Two of the most extreme effects of climate change are desertification and land degradation, phenomena that may displace some 50 million people in this decade, according to the United Nations. To help address these issues in one of the world’s most vulnerable regions, a reforestation project in Africa known as the Great Green Wall (GGW) recently got a big shot in the arm with $14.32 billion in pledges from donors. Backers, consisting of international development banks and national governments, are hoping the project can help halt the advance of the Sahara desert in the northern Sahel.
The United Nations defines desertification as “the persistent degradation of dryland ecosystems by climate change and mainly human activities.” The consequences of desertification are not only ecological but also social, economic, and political: As land becomes degraded, people are dragged into poverty, forcing some to migrate.
Saving the Sahel
Land degradation could have profound consequences for the 250 million people living in 10 countries across the Sahel, a band of tropical and subtropical grasslands and savannas spanning northern Africa from Senegal to Djibouti. “Without the Great Green Wall, the Sahel region as we know it may disappear,” African Development Bank president Akinwumi Adesina told a donor conference earlier this year.
Launched in 2007 as an initiative of the African Union, the GGW is an ambitious attempt to cultivate an 8,000-kilometer-long, 15-kilometer-wide barrier across the Sahel by planting trees, grasslands, and other vegetation. Aside from restoring 100 million hectares of degraded land across the Sahel and neighboring Sahara, the project aims to create 10 million jobs.
“When you consider that 80% of Africa’s economy depends on a climate-sensitive natural resource base like rain-fed, subsistence agriculture, then you start to understand the implications of land degradation on the workforce here,” said James Bigila, a spokesperson for the United Nations Convention to Combat Desertification (UNCCD).
Between 2007 and 2018, nearly 18 million hectares of land were restored, over 350,000 jobs were created, and around $90 million was generated through GGW activities, according to Bigila, who added that the project is contributing to 15 of the 17 U.N. Sustainable Development Goals. Some of these results, along with footage of Sahel residents planting trees and grasses, can be seen in a documentary produced by Fernando Meirelles and starring Malian musician Inna Modja.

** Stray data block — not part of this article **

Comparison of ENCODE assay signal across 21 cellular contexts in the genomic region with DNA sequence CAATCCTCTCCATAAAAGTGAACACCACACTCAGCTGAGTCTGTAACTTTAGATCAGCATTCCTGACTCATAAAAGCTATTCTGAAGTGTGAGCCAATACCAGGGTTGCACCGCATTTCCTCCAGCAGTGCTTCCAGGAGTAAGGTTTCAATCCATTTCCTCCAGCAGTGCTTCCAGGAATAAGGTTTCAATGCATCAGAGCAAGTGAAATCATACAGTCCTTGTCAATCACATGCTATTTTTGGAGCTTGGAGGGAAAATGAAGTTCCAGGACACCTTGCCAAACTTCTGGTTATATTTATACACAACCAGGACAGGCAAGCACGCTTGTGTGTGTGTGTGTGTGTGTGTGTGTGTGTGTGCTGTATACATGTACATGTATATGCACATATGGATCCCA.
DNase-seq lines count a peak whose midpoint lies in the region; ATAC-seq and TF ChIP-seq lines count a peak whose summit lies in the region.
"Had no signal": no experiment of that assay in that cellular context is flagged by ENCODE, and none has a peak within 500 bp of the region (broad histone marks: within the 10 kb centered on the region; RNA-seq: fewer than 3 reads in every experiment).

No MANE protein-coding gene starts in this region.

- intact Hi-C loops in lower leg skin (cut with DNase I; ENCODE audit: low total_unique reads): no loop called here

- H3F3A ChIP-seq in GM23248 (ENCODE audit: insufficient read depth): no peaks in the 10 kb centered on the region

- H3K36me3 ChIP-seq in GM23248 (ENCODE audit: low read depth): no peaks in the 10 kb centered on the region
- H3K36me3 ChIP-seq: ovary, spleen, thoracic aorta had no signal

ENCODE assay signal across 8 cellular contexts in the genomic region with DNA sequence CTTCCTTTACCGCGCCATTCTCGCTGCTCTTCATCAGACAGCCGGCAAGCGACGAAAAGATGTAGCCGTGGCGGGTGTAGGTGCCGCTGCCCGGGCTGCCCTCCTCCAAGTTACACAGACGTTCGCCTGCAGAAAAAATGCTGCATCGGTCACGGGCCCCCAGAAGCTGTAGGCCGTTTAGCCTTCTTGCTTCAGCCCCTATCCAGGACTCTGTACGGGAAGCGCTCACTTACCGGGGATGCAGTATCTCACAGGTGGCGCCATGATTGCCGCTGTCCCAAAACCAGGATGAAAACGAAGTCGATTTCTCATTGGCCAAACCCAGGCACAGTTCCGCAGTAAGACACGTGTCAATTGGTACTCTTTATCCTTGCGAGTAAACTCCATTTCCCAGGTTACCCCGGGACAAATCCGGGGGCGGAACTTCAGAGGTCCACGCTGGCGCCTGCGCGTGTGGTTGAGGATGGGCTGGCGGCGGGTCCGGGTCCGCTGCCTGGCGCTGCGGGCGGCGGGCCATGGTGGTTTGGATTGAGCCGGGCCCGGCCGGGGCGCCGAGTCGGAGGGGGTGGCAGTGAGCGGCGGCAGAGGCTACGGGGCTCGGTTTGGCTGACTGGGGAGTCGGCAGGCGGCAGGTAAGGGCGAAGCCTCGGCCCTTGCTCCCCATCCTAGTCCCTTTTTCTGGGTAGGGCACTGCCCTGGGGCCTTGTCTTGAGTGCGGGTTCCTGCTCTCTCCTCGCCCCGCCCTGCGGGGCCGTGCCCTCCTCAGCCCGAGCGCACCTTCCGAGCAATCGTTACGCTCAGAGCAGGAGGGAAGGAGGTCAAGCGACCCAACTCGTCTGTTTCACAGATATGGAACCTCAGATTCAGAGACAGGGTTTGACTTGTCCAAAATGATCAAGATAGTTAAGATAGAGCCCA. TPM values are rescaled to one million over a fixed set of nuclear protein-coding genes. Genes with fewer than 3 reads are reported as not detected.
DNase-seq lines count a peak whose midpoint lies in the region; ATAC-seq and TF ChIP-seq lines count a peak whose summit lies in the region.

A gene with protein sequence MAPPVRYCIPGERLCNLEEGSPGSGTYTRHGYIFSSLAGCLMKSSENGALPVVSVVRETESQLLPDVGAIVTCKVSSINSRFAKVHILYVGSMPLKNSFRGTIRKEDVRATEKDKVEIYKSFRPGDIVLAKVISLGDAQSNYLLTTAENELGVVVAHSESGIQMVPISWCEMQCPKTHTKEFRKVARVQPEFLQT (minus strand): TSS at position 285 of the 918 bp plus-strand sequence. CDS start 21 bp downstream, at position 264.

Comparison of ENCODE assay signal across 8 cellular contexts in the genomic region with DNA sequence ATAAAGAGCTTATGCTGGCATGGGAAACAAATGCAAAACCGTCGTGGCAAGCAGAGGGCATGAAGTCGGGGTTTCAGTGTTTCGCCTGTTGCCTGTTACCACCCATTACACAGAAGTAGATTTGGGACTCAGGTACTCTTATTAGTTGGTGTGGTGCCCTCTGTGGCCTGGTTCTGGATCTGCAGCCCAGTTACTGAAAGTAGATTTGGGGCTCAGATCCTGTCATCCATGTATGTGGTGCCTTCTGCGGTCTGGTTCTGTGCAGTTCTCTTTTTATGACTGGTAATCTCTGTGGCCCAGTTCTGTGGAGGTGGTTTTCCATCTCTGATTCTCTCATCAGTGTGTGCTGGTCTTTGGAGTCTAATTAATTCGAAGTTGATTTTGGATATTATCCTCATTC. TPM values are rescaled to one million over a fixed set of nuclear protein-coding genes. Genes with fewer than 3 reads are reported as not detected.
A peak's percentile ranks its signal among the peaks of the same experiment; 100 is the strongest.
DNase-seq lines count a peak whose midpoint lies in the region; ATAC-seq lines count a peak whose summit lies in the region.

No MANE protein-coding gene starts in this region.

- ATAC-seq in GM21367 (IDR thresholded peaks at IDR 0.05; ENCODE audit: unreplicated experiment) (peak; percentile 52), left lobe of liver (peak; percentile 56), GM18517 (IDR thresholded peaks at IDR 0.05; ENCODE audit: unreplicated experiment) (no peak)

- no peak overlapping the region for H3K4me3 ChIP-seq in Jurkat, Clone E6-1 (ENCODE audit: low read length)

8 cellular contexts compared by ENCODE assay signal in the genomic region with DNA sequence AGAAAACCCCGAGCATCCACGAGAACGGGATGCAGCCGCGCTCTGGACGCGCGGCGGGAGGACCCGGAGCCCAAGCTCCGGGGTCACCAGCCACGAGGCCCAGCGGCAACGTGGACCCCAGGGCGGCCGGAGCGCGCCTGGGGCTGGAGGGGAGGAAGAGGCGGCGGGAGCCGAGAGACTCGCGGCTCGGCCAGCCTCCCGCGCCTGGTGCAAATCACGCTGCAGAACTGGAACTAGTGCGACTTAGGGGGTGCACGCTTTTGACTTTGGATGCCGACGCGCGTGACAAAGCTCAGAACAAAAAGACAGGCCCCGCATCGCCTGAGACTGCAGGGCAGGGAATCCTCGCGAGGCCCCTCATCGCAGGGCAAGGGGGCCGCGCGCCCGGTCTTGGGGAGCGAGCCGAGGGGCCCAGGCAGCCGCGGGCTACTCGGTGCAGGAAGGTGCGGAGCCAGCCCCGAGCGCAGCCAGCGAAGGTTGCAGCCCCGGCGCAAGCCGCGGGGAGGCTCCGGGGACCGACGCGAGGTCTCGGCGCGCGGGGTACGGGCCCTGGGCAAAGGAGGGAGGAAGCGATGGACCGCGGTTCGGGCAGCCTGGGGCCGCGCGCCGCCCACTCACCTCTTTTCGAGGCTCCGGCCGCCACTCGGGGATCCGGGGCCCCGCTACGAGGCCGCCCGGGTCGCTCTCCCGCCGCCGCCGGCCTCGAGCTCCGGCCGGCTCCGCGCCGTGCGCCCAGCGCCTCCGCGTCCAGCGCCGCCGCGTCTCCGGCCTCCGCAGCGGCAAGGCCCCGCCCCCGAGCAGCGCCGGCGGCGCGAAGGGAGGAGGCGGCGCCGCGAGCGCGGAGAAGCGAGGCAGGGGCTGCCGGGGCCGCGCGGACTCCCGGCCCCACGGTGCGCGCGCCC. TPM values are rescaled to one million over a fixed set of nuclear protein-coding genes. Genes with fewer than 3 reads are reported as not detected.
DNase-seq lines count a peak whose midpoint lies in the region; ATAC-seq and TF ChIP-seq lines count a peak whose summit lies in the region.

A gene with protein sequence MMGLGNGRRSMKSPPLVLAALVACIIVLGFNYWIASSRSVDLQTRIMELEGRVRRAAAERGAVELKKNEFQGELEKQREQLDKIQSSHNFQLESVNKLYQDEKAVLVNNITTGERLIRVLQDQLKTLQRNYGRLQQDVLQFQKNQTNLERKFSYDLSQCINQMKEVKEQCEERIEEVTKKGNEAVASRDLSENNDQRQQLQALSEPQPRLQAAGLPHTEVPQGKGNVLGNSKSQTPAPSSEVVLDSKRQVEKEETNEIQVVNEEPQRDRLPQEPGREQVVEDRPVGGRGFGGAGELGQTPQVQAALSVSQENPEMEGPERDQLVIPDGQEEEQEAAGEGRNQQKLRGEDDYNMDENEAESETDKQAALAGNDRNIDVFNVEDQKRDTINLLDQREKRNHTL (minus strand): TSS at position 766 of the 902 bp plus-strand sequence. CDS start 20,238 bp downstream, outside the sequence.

Studies Target the Greening Trend
The Sahel suffered a series of droughts and famines between the 1960s and 1990s. It has been identified as a “hotspot for climate change” by the U.N. Intergovernmental Panel on Climate Change, which predicts that temperatures in Africa, particularly in arid regions, will rise faster than the global land average.
However, research has also suggested that parts of the Sahel have actually been greening in recent decades because of increased rainfall and other factors. This phenomenon has been the subject of debate. Barron Joseph Orr, lead scientist for UNCCD, said that although satellite imagery shows expanded green areas since the 1980s, there is general agreement among land users that even though rains may have recovered, the quality of the land and its vegetation has not always returned to what it was before the droughts.
“Greening does not necessary equate with more healthy land,” said Orr. “Moreover, the greening trend is not uniform, and the ‘where’ of greening matters.”
Against that backdrop, the Sahel and the GGW have been the subject of a spate of recent scientific studies, with different views of the project. A 2019 study in Regional Environmental Change describes the GGW as a “potential game-changer in the Sahel” due to such factors as pan-African coordination, significant investment, scientific research informing the process from an early stage, and a consensus that business-as-usual development efforts are ineffective.
A 2020 analysis in Land Degradation and Development took a clear-eyed look at the practicality and sustainability of the GGW. It noted that without specifying a crop or vegetation type, 43.5% of the Sahel and 25.6% of the proposed GGW region, respectively, “are not feasible for sustainable planting, that is, under rainfed and natural land fertility conditions” and that investing in a greenbelt east of longitude 10°E is “risky without supplementary irrigation.” Orr pointed out that there are major efforts to improve the arid adaptiveness of crops, trees, and grasses “in a way that is increasingly full systems–based,” noting work by the International Center for Agricultural Research in the Dry Areas (ICARDA) and World Agroforestry.
Even with its new financial pledges, the GGW faces numerous obstacles. For one, it’s only about 15% underway and will require at least $33 billion to meet its objectives of creating “a natural wonder” across the African continent.
Other challenges include monitoring and tracking progress, political instability and conflict in and among participating nations, and population growth putting pressure on natural resources. Most GGW countries face challenges in establishing governance and project structures for attracting funding as well as technical hurdles and survival rates of tree planting projects, said Bigila.
But supporters of the project said that greening the land is something that can and must be achieved.
“Ignoring the plight of jobless young people in sub-Saharan Africa is a recipe for political instability and global insecurity,” said Bigila. “The Great Green Wall is one piece in the puzzle in providing genuine alternatives for people increasingly seeking ‘a way out’ of abject hopelessness and desperate poverty.”
—Tim Hornyak (@robotopia), Science Writer